About The Buffalo History Conference

In 1904, Sir Frederick Haultain, the Northwest Territories’ first and only premier, had a dream: to unite the prairie region into a single province called Buffalo.  Saskatchewan's "forgotten father of Confederation," Haultain promoted the creation of a single united prairie province as an effective non-partisan means for the region to enter Canadian federalism.¹  "One big Province," he argued, "would be able to do things no other province could."²

Building on that dream a century later, the Buffalo Province History Conference seeks to bring together graduate students and faculty from Canada’s prairie universities.  This conference offers a collegial and cordial environment for students in all programs of study to share their work, meet potential future advisors and colleagues, and engage a wide range of historical topics.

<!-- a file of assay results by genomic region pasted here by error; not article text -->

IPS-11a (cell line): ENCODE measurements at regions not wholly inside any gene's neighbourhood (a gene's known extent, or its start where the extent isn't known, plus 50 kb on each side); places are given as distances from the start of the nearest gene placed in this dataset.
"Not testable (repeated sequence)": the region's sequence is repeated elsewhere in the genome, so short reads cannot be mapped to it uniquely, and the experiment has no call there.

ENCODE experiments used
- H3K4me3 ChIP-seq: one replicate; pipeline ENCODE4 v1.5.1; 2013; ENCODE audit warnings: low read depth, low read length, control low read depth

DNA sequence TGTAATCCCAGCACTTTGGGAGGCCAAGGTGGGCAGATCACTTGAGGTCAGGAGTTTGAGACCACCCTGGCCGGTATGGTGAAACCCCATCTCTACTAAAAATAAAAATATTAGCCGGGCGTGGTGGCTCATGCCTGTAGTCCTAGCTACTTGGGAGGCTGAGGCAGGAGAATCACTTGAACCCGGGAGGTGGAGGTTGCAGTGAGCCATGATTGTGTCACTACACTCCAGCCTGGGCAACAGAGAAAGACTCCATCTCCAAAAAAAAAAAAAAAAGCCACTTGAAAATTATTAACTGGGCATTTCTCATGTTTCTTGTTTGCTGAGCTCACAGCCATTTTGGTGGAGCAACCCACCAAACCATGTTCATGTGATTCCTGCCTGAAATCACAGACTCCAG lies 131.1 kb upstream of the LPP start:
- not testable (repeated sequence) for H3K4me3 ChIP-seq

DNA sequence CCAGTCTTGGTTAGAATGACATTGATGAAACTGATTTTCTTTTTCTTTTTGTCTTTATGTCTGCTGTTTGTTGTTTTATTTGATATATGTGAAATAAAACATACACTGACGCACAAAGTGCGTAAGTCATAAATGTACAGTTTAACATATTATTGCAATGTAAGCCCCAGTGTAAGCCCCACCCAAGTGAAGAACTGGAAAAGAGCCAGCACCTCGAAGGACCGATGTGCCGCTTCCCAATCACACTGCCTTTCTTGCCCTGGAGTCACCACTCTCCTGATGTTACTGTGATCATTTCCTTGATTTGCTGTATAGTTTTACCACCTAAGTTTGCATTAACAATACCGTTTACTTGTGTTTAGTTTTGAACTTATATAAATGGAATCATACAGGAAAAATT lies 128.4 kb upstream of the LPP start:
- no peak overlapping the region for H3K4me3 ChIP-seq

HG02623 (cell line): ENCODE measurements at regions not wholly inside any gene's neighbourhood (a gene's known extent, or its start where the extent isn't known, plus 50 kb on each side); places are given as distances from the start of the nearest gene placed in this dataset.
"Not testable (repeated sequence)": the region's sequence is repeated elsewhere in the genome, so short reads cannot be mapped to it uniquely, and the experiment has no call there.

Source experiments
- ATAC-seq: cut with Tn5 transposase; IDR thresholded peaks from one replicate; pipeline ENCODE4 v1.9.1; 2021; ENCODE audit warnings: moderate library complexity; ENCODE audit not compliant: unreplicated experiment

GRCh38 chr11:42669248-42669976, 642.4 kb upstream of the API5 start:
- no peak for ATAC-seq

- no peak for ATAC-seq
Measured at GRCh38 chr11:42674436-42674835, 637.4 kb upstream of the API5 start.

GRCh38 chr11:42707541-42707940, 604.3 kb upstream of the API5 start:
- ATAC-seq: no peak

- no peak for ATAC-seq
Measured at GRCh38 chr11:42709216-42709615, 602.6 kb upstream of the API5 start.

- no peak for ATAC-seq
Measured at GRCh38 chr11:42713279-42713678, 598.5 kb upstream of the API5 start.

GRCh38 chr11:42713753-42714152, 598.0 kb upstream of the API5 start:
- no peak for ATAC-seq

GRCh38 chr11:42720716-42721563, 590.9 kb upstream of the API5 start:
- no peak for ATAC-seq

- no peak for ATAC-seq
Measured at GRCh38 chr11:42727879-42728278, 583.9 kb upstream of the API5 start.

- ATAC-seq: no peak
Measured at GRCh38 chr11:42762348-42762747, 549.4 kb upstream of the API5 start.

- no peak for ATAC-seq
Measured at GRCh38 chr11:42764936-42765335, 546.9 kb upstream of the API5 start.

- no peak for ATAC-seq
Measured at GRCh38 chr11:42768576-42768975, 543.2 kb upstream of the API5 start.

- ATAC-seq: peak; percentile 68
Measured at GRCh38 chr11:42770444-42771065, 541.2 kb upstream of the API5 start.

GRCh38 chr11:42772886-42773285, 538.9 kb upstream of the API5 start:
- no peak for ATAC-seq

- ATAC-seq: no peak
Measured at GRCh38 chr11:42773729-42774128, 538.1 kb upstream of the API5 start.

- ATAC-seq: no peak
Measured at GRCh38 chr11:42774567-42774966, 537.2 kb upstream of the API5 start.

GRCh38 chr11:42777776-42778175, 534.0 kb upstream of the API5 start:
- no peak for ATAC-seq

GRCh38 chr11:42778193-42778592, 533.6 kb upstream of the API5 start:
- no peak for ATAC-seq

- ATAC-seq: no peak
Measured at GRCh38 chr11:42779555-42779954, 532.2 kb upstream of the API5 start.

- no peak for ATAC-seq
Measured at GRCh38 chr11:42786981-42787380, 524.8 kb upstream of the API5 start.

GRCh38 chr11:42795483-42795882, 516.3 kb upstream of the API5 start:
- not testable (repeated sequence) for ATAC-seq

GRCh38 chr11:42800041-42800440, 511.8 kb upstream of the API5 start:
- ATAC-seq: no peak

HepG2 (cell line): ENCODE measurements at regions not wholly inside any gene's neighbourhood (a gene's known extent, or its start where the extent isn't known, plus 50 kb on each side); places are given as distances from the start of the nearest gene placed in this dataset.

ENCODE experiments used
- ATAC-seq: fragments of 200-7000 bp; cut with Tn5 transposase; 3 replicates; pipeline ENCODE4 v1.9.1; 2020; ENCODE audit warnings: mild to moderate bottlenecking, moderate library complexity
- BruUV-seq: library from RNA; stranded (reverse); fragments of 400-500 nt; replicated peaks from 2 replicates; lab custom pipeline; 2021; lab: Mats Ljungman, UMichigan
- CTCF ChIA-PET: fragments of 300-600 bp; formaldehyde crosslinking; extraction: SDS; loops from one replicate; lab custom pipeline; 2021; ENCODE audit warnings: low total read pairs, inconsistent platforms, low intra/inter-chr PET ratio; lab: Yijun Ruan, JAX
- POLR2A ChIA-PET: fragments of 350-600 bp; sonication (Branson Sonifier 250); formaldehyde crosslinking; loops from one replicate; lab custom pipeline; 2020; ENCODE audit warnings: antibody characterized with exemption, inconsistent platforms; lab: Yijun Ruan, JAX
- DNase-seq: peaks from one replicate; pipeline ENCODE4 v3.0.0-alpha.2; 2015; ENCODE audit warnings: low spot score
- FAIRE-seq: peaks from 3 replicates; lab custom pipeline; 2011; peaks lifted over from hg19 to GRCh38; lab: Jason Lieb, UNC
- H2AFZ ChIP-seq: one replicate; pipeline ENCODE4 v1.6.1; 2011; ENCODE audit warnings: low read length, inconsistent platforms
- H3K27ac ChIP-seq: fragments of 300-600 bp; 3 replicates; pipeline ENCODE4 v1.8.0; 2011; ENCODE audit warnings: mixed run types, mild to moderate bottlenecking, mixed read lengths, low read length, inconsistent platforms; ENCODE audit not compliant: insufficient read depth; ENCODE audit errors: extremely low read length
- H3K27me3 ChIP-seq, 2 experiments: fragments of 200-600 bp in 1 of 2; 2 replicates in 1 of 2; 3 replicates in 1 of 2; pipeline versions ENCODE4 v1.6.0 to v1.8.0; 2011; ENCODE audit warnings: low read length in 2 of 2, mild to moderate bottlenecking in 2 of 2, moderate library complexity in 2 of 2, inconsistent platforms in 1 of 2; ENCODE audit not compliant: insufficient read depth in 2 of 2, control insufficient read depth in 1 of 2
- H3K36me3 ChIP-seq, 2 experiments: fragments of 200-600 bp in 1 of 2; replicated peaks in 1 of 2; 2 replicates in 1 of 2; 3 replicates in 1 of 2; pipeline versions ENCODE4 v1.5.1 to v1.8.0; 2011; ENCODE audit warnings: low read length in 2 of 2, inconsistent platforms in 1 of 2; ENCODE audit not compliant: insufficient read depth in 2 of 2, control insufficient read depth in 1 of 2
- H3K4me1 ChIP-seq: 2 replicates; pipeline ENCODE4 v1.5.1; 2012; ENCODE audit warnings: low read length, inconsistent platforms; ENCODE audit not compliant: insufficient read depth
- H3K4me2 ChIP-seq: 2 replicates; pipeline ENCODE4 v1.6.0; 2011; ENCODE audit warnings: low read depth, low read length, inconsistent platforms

The conference takes place over three days every spring in a centrally located venue in the heart of Haultain's Buffalo Province.  The call for papers is advertised every winter.  Presentations on all historical topics are welcome.  The event is organized, funded, and hosted by the University of Saskatchewan Department of History.

 

 

 

¹ Bill Waiser, Saskatchewan: A New History (Calgary: Fifth House Ltd., 2005), 4-6, 96.

² Quoted in D. Owram, ed., The Formation of Alberta: A Documentary History (Calgary: Alberta Records Publication Board, 1979), 115.

* Watermark image source: Waiser, Saskatchewan: A New History , 6.  Used with permission of the author.

 

 

 

 

 

 

 

 

 

 

 

 

 

* Watermark image source: Bill Waiser, Saskatchewan: A New History (Calgary: Fifth House Ltd., 2005), 6.  Used with permission of the author.

 

 

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